The Point: Leadership can certainly pose challenges to those that lead in and of itself. Rarely is leadership a game of perfection and mistakes will be made. We started thinking here at the Javelin Institute, if leadership perfection is rarely the case, then how does a leader overcome the mistakes they make? So, in this post, we’ll explore the leadership challenge of mistakes… Enjoy!
I Make Mistakes – I Own Them!
Jessica was a first-time manager in her department. A long-tenured employee (employed with the organization over 20-years), she has seen her fair share of leadership mistakes over the years. Vowing that if she ever got her “shot” at becoming a leader, she’d do things totally different and make perfection the goal on her way towards leadership success. A great goal, but one that was immediately proven unrealistic.
Jessica’s first team assignment went something like this: Her boss informed her of the task. She informed her team of the task without architecting the details for proper plan execution nor a timeline that would allow for quality control and ensuing corrections prior to final product submission. In reviewing her final submission, Jessica’s leader identified several shortcomings; a lack of detail, sloppy workmanship, etc. creating a major “fail” on her first leadership assignment. Worse yet, when asked why these mistakes occurred, she informed that they were not her own… Let the blame-games begin! Instead of owning the mistakes that were made and providing course-corrective actions for next time, Jessica fell into the leadership challenge mistakes-trap and blamed her new team.
Trust – Breaking Trust and Rebuilding Trust
As you can imagine, Jessica’s team was none too happy to hear of her lack of ownership of the project mistakes that were made. Playing the blame-game rarely sits well with anyone, regardless of business or personal setting. In less than a week, the wonderful opportunity of leadership was damaged because trust had been broken (Both upwards for Jessica’s leader and downward to her direct team subordinates).
I often see leaders faced with the leadership challenge of mistakes. It’s typically not a matter of if they will make mistakes, but rather a matter of when mistakes will occur as a leader. Playing the blame-game breaks trust. Trust that need not be broken in the first place if the leader simply owns their mistake and provides a successful strategy for what they will do next time (There will be other leadership challenges which may cause future mistakes, but these will be other mistakes!) So, in breaking trust, how can you as a leader act towards rebuilding trust?
Educate – Leadership Learning
“If you think you’re the first person to go through this moment, you’re wrong!” was a saying my leader would typically share with me when I had my first team leader position. His message was twofold:
- I was not alone. Leaders had faced similar situations before.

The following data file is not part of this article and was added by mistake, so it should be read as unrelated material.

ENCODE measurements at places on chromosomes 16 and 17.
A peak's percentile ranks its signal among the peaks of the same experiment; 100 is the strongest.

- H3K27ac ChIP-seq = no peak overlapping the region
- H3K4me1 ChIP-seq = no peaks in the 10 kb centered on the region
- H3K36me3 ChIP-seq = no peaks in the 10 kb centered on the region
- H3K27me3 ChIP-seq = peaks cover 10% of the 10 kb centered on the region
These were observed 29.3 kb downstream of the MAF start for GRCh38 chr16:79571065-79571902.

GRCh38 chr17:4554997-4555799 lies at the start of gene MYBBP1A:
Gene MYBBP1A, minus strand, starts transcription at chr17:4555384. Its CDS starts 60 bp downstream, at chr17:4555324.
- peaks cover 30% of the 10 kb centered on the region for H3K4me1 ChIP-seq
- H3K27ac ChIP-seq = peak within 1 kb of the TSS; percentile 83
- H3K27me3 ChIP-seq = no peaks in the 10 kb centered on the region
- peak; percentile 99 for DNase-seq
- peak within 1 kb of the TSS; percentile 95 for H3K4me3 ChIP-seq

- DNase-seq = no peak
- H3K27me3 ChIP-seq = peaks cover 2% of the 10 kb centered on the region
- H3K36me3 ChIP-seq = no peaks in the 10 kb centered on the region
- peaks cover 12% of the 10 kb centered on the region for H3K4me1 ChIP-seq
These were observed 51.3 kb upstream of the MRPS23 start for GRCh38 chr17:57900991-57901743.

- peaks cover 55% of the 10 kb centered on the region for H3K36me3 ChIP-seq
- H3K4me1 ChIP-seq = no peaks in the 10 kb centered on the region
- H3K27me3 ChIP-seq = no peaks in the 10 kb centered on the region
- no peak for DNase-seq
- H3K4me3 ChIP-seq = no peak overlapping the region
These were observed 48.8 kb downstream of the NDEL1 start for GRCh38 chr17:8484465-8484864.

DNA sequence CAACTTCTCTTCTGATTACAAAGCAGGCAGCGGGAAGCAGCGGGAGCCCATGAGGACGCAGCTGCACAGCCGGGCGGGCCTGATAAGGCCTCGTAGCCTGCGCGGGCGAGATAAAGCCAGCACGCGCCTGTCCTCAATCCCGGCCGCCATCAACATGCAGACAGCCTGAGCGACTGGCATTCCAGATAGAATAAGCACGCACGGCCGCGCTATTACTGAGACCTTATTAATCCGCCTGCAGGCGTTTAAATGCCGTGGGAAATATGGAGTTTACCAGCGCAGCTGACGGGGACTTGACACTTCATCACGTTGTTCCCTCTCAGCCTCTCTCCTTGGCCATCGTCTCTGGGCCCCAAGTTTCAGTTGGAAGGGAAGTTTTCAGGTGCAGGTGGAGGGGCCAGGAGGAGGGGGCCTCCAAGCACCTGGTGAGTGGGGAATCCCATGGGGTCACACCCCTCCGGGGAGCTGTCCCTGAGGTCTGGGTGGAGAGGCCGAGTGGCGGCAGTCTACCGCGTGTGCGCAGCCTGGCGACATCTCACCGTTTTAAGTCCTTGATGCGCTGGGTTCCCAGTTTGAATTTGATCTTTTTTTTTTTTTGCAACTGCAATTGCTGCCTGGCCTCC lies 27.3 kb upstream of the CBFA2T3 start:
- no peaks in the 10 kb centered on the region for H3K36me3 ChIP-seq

- I should look to educate myself as to what those leaders who had been faced with similar situations did. The actions they took that lead to both successful outcomes, as well as those that lead to failure.
It was in diagnosing what previous leaders did that the team being led can prove most helpful. After all, you can secure new knowledge by researching the topic, reading up on it, etc. but perhaps the most helpful source comes from those that have actually gone through the failure moment by sampling asking them questions. Here are three of my favorites:
- What went right?
- What went wrong?
- What should we do next time this occurs?
Granted, team members will share their opinion when asked. In securing team member opinions, know that each person will likely have their own and as the leader you’ll have to screen them for quality content. But in asking you are building a relationship and sharing with the team that you value their opinion. You may have made mistakes as a leader, but if you’ve blamed others (or they sense that you’ve laid blame upon them) seeking individuals’ perspective will assist in rebuilding broken trust.
In this post we’ve explored the leadership challenge of mistakes. As I mentioned, in the leadership-landscape it’s not a matter of if mistakes will be made, but one of when mistakes are made. The single-most important aspect of mistakes therefore is to own them! It’s in owning mistakes that trust is elevated, and future mistake-avoidance can be pursued (The goal of perfection).
PS – 2020 will be here before we know it, and I see some disturbing Leadership-trends taking place. If you’d like to receive a white paper I wrote on “5 Ways Your Leadership Will Fail in 2020” CLICK HERE.
PPSS – As we hit the halfway point of 2019, I’m about to launch my most aggressive initiative to date. It’s a 501(c)(3) that provides Executive Education and Coaching to allow you to become the BEST leader possible (NOT Good, NOT Better… but BEST!). Set to launch in July 2019, I’m allowing 20 people in my network to “test-drive” the offering. If you’d like more information, contact me at firstname.lastname@example.org.